is there a way to avoid this situation that im not thinking of besides making her go back to sleeping in her crate?
general dog only react this way to physical touch opun being awoken, There are other ways to wake the dog first. i.e. noise, smell etc, Once awake you can then do what you need to do.

That said there are ligitamate reasond not to let the dog sleep in your bed. One that is not ligitamate is the dog will come to think of itself as alpha and become a behavioral problem, This has nothing to do with dominance, and so called "dominance reduction" exercises do not reduce aggression. However a legitamate reason not to let the dog sleep in bed with you is it is intollerant of being jostled while sleeping. Personnallyt I would take a management approach and not have a dog that is touch intollerant while sleeping in the bed with me, but their are other solutions as well. They all have pros and cons.


Guidelines on the Use of Punishment for Dealing with Behavior Problems in Animals

American Veterinary Society of Animal Behavior

Punishment: How not to do it
 

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does she keep trying to growl at you after she's been woken, or is it only when you first move and wake her? the others are right in that it's just her natural reaction to being jostled awake. If she only does it right away when being woken, i would say it's manageable to keep her in the bed still. Our beagle daisy hates being woken up, or getting up at night, and will grumble or growl, but i usually yell no at her, and then speak nicely and sweetly and praise her for being good for moving/getting up. She's very docile after she becomes conscious.
But, if she still growls and after you wake her and continue to move her, then shes a grumpywumpy and you might have to put her in the crate, or at least for a while crate her. She thinks it's HER bed and HER spot and you need to reaffirm that no, it's YOURs and she is not alpha! Bowser sleeps on and off in the bed with us. He pushes me out too, and he's so heavy now that i can't comfortably slide him over without really waking myself up to do it. He did growl at me once ages ago, but that stopped because i put him right back in his crate for growling. He hasn't done it since, but I do think he was VERY tired and really grumpy that day.

Like it was said though, you may not get her out of the habit because it's her instinct. Maybe if she sees being up there s a reward, and it's your bed, and shes safe and alpha is taking care of her she will stop! : )
 

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I have great sucess with grabbing the cheeks as fast as humanly possibly and giving a shake then saying ,almost growling back,"NO". If this is not the right solution for you I would put a leash on her and make it a very unhappy walk to the crate. That is where she spends her nights from now on.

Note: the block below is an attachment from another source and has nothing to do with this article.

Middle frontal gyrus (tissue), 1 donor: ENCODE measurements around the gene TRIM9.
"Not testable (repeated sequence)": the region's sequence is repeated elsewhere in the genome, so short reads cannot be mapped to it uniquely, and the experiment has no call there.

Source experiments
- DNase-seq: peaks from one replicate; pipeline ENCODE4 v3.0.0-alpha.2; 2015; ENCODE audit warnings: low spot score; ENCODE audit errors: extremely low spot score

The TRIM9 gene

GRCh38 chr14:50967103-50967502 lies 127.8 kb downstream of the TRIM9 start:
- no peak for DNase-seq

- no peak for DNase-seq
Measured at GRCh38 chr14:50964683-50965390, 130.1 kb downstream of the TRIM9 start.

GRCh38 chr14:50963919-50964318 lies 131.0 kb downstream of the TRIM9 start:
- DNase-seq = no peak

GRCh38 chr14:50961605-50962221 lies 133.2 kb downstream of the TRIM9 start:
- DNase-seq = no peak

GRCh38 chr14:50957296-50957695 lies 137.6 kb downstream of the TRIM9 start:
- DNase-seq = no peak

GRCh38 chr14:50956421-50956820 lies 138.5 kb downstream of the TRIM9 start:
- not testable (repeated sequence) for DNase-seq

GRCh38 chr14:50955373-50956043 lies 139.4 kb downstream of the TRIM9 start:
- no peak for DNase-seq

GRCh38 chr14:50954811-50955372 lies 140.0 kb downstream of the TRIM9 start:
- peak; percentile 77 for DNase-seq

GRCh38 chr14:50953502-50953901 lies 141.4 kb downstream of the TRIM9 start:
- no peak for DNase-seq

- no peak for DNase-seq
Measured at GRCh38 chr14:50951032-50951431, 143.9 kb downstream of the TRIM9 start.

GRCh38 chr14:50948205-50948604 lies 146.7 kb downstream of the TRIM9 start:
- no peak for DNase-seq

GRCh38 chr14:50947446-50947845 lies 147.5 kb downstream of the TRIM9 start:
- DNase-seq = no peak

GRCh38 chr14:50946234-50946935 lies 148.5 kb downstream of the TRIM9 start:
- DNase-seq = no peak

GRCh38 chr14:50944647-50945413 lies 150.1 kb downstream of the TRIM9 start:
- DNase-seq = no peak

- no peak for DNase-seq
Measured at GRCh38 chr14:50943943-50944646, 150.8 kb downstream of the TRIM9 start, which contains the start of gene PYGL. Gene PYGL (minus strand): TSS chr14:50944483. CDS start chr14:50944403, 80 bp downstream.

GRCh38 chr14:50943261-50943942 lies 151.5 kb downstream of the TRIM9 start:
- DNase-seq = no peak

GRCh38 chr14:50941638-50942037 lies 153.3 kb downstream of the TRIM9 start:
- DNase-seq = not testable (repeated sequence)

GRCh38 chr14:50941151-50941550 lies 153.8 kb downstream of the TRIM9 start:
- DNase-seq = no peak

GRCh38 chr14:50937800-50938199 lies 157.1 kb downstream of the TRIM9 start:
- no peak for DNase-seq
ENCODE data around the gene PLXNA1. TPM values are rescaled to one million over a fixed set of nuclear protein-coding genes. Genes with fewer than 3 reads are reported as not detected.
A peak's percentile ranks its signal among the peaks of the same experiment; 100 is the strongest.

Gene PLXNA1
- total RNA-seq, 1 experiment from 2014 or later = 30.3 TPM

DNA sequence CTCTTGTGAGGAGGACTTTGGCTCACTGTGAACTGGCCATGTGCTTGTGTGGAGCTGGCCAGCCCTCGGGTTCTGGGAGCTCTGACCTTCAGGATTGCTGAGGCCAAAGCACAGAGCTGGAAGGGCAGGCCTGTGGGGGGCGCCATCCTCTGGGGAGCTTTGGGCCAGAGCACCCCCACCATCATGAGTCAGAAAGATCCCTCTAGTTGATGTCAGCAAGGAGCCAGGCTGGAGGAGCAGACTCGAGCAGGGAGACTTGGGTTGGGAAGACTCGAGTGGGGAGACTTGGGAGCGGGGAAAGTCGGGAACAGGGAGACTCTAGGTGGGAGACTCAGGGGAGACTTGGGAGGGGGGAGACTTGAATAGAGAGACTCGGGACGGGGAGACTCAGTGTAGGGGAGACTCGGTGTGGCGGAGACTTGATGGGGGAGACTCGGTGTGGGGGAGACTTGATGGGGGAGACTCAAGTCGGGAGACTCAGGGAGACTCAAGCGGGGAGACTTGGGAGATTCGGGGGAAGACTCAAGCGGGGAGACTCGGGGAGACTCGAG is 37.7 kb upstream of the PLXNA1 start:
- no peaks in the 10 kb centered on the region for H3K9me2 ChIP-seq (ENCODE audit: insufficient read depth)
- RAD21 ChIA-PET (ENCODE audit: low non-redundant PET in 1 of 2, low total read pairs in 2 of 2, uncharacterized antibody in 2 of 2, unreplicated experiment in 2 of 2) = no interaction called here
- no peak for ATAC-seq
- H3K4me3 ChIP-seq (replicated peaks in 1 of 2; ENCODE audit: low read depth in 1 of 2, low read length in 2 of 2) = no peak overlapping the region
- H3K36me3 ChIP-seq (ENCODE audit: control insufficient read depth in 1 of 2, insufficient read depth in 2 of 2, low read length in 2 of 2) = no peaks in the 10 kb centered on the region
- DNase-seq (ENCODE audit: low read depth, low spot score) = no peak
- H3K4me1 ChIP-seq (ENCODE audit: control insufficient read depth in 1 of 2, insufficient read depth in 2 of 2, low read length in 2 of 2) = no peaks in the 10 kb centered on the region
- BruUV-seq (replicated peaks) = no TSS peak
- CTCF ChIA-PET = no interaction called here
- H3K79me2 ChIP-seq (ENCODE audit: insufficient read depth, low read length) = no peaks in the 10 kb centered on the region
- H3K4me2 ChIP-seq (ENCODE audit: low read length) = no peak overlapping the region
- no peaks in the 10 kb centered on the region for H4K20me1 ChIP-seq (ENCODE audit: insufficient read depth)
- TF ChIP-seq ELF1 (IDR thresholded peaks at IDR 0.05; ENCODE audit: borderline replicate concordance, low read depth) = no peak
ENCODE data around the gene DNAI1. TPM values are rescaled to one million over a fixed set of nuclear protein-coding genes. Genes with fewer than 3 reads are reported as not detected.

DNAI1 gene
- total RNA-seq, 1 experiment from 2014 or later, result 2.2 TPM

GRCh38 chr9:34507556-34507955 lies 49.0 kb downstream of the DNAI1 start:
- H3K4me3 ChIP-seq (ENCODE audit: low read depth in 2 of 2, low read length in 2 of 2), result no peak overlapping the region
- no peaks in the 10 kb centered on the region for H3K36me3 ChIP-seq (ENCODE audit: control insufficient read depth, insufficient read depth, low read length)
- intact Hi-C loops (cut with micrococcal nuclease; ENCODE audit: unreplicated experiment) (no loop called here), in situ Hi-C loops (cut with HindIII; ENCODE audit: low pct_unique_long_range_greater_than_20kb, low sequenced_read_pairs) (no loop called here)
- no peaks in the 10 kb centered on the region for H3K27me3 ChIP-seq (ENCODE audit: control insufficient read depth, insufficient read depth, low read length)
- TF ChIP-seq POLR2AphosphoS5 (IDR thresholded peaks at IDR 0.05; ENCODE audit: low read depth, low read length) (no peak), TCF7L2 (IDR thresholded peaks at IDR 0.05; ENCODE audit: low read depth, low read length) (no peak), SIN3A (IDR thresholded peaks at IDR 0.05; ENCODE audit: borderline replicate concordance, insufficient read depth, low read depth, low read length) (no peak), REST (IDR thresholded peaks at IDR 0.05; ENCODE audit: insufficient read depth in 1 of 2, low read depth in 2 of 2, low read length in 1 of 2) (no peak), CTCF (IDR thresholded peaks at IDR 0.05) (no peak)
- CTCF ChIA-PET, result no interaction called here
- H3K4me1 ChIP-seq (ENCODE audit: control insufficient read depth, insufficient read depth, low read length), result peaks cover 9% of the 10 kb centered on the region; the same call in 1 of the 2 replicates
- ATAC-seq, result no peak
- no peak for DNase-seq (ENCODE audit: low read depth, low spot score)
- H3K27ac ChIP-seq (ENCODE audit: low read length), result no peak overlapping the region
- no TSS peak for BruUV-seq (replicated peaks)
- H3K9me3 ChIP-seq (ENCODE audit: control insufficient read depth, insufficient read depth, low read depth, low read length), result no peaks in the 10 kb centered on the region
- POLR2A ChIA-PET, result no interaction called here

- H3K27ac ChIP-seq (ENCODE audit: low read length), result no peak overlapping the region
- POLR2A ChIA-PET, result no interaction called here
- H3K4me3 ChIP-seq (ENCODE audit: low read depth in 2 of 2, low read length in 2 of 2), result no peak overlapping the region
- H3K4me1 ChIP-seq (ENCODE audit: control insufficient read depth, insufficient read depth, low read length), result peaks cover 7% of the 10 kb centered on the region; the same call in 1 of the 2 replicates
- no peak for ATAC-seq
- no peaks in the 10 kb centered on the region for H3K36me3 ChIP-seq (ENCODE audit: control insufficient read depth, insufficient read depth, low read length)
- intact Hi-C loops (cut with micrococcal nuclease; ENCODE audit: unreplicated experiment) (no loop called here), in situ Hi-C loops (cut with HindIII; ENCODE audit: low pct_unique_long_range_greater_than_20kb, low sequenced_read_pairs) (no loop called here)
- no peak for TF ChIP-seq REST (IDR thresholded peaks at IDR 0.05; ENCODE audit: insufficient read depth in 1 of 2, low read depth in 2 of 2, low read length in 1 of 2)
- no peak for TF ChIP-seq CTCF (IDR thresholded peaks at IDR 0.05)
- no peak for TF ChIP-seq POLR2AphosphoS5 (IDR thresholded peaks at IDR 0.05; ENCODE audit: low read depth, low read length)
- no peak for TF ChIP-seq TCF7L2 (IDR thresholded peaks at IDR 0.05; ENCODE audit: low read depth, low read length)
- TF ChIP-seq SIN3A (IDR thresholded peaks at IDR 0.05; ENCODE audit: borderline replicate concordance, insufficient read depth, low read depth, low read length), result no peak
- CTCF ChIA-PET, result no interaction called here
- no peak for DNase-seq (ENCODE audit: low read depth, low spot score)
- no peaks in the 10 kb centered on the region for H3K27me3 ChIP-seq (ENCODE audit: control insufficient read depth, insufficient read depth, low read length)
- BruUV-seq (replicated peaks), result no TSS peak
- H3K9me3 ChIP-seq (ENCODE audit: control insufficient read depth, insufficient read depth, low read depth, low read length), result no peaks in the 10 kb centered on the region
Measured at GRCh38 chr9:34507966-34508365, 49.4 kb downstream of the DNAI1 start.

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Ella does that too, if I try to move her when she is sleeping or really comfy she growls, she hasn't actually snapped at me but she definitely growls. I usually just grab her and put her off the bed/couch, do the adjusting or moving blankets around or whatever and then call her back up. Or maybe it would be better to call her off and make her get up herself? Not really sure but you aren't alone with grumpy sleepy dogs!! Good Luck!! :)
 

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Discussion Starter #9
Thanks for all the imput. Im not sure what our solution is going to be because I do really enjoy having her in bed with me, especially this last couple of weeks that my husband has been away on a business trip.
I've been trying to wake her up before actually trying to move her by calling her name, giving her kisses, and rubbing her tummy and ears. She tolerates this and seems to be mostly awake but the second I put my hands under her to adjust her she growls fiercely. I guess i'll just have to be patient with her and try to avoid moving her if at all possible.
I really find it ironic that she puts up such a fuss if I try and adjust her at all when she is asleep but she finds no issue with standing on my back and whinning at 4 or 5am when she is ready to go out for her morning potty break.
 

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We have the exact same problem. But, I'm a pretty active sleeper and I move around a lot. I end up kicking her (not like violently, but running my leg into her from under the covers) and she growls. I'm glad to know Harriet isn't a freak. Sadly, we have the addition that if I move her too much, she wakes up and wants to go out. Ugh.
 

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Just know that every time you try to move her and do not suceed, she wins and it makes her more powerful,so soon anything she doesn't want someone to do to her ,like cut her nails,she will growl because she knows you will leave her alone.Then the bitting could begin if someone takes it to the next level and tries to force her to do something. You do not want it to go that far. Be sure if you start to make her move that you follow through or you will become more and more afraid of her. My dogs have never gotten away with that if one solicites a growl as I am taking something from them the disipline is swift . I do not hit my dogs but I will grab the cheeks. I raised my two from puppies and this disipline was enacted from day one. They are happy well adjusted dogs one is my pet ,one is my showdog they are both treated the same. I would not react to a rescue or an aquired adult dog in this manner since they may not understand what I want from them.